The number of wind farms reflects the number of operational onshore wind farms for the county in which each city is located. The data is sourced from The Renewable Energy Planning Database and is up to date as of September 2020 (Q3).
Recycling centres per 100,000 population were found by looking at each city's local council website and counting the number of Household Waste Recycling Centres (HWRCs).
Air quality represents the air quality index for each city sourced from https://aqicn.org/map/unitedkingdom/. Figures are on a scale from 0 to 500; where 0-50 is Good, 51-100 is Moderate, 101-150 is Unhealthy for Sensitive Groups, 151-200 is Unhealthy, 201-300 is Very Unhealthy, and 300+ is Hazardous. Poor air quality is expected to reduce the chances of a city's survival. Therefore, the results have been multiplied by (-1) in the normalised data to reflect this.
Parks per 100,000 population show the availability of outdoor space. Found by noting the number of parks from each local authority website. Majority sourced from https://www.comparethemarket.com/energy/content/greenest-cities/.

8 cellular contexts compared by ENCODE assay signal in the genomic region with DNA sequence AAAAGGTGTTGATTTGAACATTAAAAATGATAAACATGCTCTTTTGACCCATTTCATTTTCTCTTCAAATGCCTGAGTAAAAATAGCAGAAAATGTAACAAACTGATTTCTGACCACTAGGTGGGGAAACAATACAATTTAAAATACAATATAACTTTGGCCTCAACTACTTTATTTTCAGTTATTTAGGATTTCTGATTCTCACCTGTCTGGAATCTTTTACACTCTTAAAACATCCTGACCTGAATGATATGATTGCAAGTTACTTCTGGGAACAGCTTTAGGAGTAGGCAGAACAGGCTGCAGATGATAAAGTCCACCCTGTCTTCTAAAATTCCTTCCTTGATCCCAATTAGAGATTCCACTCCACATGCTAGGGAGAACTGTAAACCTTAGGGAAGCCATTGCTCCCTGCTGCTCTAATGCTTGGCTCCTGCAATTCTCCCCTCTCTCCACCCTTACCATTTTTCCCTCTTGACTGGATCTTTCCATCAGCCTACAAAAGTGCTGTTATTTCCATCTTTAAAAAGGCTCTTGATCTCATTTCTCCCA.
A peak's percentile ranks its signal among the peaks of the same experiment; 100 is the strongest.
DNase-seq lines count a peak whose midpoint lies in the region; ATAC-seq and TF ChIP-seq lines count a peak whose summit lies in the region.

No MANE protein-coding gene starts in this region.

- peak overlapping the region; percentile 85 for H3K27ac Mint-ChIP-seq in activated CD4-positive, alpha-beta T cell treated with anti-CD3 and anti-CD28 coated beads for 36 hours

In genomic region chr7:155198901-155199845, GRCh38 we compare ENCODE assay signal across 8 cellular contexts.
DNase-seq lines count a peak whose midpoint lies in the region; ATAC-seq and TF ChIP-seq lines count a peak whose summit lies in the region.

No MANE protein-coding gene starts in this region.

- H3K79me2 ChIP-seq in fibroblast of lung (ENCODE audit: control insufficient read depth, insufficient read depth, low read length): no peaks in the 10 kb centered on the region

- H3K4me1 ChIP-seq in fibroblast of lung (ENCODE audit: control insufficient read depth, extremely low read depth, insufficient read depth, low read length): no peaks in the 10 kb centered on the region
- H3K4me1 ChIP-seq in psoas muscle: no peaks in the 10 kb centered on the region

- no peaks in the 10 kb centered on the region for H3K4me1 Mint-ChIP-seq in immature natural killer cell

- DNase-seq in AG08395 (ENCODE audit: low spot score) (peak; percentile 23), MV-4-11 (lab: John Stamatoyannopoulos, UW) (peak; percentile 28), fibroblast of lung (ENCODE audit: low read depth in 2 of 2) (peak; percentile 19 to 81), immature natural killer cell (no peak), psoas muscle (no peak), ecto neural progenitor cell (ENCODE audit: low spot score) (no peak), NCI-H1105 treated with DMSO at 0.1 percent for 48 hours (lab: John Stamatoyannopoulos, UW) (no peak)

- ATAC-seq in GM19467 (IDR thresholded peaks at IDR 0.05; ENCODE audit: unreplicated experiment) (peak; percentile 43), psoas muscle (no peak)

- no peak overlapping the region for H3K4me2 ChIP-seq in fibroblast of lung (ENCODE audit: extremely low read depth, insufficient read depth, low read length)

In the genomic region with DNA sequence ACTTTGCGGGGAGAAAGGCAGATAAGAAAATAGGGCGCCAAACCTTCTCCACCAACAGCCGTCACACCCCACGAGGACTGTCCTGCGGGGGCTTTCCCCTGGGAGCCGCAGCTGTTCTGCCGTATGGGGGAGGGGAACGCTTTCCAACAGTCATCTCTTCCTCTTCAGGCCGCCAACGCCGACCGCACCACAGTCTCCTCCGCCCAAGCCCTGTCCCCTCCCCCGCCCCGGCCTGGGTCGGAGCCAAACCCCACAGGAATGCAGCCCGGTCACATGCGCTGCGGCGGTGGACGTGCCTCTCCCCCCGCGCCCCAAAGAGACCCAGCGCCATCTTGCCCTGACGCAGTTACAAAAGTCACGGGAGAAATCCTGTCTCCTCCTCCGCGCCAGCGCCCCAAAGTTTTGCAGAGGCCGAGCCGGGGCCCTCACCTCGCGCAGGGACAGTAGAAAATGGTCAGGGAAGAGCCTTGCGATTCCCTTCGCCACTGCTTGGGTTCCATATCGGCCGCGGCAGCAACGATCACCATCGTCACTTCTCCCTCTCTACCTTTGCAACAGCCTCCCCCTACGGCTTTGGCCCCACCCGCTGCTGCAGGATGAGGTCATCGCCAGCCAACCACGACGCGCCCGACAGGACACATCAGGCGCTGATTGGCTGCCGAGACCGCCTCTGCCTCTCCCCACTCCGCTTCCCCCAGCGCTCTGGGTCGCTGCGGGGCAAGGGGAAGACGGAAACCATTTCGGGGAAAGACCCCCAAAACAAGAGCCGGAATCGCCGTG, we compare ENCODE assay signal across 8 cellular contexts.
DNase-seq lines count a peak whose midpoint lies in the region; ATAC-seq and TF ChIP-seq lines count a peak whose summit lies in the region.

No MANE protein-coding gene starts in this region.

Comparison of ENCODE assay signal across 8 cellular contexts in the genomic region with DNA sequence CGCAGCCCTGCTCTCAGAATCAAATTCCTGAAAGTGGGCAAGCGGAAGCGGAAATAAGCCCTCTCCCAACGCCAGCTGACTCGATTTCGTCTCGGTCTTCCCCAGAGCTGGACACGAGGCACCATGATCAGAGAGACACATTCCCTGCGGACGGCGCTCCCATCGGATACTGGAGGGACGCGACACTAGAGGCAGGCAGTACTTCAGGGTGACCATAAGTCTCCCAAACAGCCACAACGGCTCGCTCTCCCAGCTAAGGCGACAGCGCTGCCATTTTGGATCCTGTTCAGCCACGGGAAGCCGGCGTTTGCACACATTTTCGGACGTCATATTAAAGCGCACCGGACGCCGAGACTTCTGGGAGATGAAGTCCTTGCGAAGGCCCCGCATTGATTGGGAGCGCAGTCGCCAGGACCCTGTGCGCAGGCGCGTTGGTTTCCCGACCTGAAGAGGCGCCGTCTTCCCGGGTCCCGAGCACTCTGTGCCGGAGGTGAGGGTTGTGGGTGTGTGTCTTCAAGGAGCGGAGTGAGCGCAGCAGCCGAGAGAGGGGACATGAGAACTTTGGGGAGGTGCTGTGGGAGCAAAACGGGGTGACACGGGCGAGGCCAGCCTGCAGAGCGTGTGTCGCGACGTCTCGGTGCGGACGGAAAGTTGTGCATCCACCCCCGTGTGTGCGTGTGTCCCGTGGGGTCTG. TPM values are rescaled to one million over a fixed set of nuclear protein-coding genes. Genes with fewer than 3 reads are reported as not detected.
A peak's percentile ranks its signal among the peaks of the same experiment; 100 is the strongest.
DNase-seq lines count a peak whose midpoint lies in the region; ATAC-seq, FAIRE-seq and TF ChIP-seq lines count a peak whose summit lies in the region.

EV charging point data shows the number of charging points for electric vehicles in each city has per 100,000 population. Data was sourced from http://maps.dft.gov.uk/ev-charging-map/.
3. To account for differing units of measurement between the above variables, min-max normalisation was used. For every measure, the minimum value of that measure gets transformed into a 0, the maximum value gets transformed into a 1, and every other value gets transformed into a decimal between 0 and 1. Xnormalised = (X - Xmin)/(Xmax - Xmin). This value was then multiplied by 100.